Just before Christmas I made a short trip to Takayama, also to have a look at the village Shirakawa-gō. I left Sunday morning, arrived around noon and visited the historical part of Takayama. On Monday I mainly visited the village Shirakawa-gō. The rest of the time on Monday and Tuesday morning (Christmas Eve) again a little Takayama. A typical japanese holiday…
Takayama is a city that was directly under the control of the Tokugawa shogunate and still has many buildings from the Edo period, which is why it is also called Little-Kyōto
Apart from the historical quarter, I also visited the Takayama Jin’ya, the seat of the governor during the Edo period. This seat is also the only surviving governor’s residence of the Tokugawa shogunate.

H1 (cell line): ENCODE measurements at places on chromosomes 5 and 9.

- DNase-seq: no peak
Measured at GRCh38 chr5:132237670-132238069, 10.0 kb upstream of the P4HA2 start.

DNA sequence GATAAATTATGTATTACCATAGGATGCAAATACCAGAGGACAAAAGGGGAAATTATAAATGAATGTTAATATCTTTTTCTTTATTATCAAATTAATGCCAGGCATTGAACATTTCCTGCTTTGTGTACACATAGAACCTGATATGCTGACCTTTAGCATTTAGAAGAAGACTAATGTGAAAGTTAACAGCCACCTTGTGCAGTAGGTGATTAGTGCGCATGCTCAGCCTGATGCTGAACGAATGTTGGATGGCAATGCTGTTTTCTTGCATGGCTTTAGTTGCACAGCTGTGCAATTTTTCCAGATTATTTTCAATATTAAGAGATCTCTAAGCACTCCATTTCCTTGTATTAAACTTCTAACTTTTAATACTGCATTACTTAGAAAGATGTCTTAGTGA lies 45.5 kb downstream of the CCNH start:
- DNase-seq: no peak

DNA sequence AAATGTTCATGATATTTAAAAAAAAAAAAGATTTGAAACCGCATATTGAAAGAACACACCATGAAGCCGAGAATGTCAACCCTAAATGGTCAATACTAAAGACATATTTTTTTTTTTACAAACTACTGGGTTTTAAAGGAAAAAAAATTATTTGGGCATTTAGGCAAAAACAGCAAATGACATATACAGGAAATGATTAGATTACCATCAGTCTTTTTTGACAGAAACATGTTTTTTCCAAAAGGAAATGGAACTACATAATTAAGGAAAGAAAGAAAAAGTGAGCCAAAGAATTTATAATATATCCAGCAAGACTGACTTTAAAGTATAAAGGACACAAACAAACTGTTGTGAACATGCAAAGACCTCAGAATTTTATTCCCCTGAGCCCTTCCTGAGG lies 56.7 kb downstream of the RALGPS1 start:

Shirakawa-gō (“Village on the White River”) and Gokayama, are three historic villages and have been recognized by UNESCO as World Heritage Sites. I only visited the village Ogimachi in Shirakawa. The houses in these villages are built in a special architectural style, the Gasshō-zukuri. In this the roof is thatched and at an angle of about 60°. This enables the houses to withstand the extremely heavy snowfall, as the snow slides down from the roof. Furthermore, due to the lack of space in the region (only narrow valleys), the houses are relatively large and have 3-4 floors, all of which are actively used. In the upper floors silkworm breeding was started until the 70s and Japanese paper was made from the leaves of the mulberry bushes. While the saltpetre production on the ground floor came to a standstill in the 19th century due to cheaper imports.